Saturday, December 25, 2010

B&W Thoughts

After the modeling workshop in January I'm going to teach a B&W workshop. It'll probably be a one-day event but I'm just thinking out loud here so bear with me...

The thing with B&W is that no one ever really explains why or how they do their B&Ws. Sure there are all sorts of tutorials on conversions. I've seen everything from RGB, desat, B&W conversion (CS2+), channel mixer, LAB mode, etc. Occasionally I'll come across a nice tutorial that discusses each step while elaborating the thinking behind those steps. But sadly most of the time these tutorials just tell you what to do and not "why to do".

Which leaves us where? Well, it leaves you neither here nor there or maybe it leaves you exactly where you're supposed to be. I've come to two conclusions:

1. The tutorials don't tell you "why to do" because they assume you know the final look that you're trying to accomplish. Therefore, justing telling you "how" is enough.

2. The tutorials are written by people who don't have any desire beyond just converting to B&W and minor adjustments in balance. Typically these tutorials are written by people who have nothing to do with portraiture/models.

There's at least a little truth to each statement above.

Here's the fundamental assumption of B&W processing.
B&W is largely about interpretation. We live in a world full of color. No one sees things in black and white... not even those that are colorblind (because those that are colorblind still see color but they can't differentiate between red/green). So when we turn images into B&W, who's to decide what's right and what's wrong?

No one. There's no right or wrong answer.

But there's intent.

Most people will agree that B&W is about contrast. The more contrast, the more powerful the image. Where you build that contrast is what you have to decide when making the conversion, along with how much contrast to build. In the example of landscape, if you're fortunate enough to have your foreground and background as different colors, you can independently alter the lightness of each, thereby building contrast.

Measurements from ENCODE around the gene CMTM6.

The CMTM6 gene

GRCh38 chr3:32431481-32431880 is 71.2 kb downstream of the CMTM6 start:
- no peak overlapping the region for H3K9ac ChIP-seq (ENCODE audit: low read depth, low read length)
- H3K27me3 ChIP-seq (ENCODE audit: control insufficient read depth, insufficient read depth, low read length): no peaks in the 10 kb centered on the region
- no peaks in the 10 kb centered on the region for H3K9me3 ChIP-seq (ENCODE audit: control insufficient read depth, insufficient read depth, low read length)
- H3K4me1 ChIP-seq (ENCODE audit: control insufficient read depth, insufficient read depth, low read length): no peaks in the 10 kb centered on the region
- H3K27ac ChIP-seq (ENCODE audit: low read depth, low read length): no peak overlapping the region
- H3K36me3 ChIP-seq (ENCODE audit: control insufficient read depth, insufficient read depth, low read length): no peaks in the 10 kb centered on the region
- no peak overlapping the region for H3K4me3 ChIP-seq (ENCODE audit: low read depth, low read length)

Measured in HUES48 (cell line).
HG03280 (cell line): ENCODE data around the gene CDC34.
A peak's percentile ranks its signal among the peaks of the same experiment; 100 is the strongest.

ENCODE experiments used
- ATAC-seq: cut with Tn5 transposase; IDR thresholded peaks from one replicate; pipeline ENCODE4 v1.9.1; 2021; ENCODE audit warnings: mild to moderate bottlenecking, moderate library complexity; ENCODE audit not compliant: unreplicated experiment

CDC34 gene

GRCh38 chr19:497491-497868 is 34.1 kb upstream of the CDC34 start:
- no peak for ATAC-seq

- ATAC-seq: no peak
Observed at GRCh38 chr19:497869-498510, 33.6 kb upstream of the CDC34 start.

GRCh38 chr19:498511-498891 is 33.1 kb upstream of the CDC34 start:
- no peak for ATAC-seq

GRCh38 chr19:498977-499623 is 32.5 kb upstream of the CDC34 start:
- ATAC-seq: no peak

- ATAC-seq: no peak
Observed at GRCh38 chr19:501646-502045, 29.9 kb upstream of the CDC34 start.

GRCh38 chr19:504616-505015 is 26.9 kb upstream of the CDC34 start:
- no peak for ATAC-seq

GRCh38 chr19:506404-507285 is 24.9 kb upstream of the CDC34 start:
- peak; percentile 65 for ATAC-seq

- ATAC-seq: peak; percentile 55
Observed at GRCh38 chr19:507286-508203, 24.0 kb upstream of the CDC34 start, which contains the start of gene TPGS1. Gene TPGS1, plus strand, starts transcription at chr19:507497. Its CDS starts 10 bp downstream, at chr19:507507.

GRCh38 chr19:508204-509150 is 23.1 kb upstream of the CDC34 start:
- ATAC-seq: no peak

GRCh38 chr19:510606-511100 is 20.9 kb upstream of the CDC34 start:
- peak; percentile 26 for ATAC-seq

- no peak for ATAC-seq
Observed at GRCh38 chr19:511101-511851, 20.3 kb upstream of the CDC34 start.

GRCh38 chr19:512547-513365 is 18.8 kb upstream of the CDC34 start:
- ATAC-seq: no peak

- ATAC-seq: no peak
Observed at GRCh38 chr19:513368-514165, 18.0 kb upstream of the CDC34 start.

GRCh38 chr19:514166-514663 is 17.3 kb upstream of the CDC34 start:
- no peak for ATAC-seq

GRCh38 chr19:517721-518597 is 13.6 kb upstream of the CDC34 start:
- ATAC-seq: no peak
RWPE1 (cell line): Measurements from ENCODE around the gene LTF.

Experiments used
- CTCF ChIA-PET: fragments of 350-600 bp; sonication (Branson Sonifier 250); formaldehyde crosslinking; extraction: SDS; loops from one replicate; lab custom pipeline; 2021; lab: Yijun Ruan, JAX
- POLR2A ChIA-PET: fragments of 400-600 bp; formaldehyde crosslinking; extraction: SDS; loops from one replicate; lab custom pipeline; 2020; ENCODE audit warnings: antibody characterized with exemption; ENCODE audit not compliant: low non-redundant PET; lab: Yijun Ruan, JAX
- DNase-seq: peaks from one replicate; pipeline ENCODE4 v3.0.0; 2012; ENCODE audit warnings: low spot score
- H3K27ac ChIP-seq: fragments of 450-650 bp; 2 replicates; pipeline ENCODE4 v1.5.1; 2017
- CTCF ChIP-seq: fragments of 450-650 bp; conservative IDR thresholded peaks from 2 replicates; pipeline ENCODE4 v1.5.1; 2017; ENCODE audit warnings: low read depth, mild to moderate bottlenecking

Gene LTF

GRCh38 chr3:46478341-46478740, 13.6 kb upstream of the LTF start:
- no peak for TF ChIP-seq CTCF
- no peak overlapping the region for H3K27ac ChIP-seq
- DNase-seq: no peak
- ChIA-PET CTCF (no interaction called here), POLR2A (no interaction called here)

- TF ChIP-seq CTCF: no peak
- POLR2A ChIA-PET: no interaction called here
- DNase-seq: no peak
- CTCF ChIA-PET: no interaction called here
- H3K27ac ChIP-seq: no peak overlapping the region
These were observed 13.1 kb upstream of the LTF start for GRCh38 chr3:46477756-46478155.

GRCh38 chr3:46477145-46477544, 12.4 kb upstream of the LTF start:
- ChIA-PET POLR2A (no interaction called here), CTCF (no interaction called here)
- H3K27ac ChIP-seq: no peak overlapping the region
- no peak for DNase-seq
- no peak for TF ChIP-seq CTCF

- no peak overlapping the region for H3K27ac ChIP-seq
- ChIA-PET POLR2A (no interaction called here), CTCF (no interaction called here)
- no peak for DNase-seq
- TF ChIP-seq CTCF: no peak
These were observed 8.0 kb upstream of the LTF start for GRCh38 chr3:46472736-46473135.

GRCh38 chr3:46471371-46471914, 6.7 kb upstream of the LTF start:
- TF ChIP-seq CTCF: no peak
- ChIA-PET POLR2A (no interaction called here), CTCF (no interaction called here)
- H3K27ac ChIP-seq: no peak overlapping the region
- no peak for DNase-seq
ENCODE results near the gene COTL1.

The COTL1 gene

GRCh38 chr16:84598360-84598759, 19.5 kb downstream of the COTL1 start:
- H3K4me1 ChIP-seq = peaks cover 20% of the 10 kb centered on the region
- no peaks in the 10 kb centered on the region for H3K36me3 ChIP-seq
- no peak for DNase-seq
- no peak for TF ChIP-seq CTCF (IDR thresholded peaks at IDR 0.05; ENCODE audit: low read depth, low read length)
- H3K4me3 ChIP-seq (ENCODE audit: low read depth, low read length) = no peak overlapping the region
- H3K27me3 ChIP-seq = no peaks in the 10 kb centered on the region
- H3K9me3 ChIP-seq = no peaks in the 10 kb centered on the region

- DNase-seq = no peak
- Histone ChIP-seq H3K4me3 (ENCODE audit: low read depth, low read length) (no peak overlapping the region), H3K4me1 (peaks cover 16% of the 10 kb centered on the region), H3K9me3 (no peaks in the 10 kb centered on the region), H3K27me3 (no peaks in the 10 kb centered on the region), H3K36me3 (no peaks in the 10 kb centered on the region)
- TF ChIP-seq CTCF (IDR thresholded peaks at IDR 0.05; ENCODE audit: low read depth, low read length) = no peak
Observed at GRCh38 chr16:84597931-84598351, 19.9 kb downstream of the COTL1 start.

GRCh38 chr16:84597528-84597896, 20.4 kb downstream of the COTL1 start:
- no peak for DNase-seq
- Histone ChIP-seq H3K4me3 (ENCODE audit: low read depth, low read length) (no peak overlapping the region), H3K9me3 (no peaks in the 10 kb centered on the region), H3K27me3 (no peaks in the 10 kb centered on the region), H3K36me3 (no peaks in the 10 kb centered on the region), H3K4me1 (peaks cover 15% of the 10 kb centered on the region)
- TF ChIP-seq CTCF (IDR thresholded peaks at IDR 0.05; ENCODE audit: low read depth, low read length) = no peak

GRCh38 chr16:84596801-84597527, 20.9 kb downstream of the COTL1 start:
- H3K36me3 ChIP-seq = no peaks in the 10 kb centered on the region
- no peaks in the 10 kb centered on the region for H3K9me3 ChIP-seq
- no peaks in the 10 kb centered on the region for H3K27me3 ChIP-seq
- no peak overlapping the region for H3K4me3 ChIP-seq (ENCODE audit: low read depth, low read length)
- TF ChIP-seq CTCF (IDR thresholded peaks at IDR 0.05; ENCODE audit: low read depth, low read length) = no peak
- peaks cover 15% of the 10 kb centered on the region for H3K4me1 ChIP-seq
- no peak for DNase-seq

What about with people?

With people the rule of thumb seems to be building big tonal rage in the skin. With the right lighting you can already affect the tonal range of the skin by building contrast in your subject during capture. In the B&W conversion process in post, you can further extrapolate that contrast into bigger tonal range.

How you build that tonal range is something that I want to discuss and demonstrate for the next workshop.

We've been largely influenced by the way we see B&W because of the type of B&W that we've seen in the past. In the past, most B&W were shot on film. The thing with film is that each B&W film has a different tonal response to light. More importantly however, B&W film has a much different tonal response to light when compared with digital sensors. I want to explore the different manipulations of B&W digitally such that we can more closely emulate the traditional B&W images.

Most notably film records highlights into infinity, so the highlight curve tapers off but never abruptly drops off at 255 (8-bit) with digital sensors. Conversely however film's tonal response to shadows is exactly the opposite case with film losing shadows as opposed to the more tapered tonal response from digital sensors. To emulate film correctly, you need to understand these principles and manipulate your curves accordingly.

Anyway, I'm tired of thinking about this now but I'm sure there will be more to discuss later like how to capture the contrast etc. But these are just some of the things we'll be discussing during the B&W workshop :)

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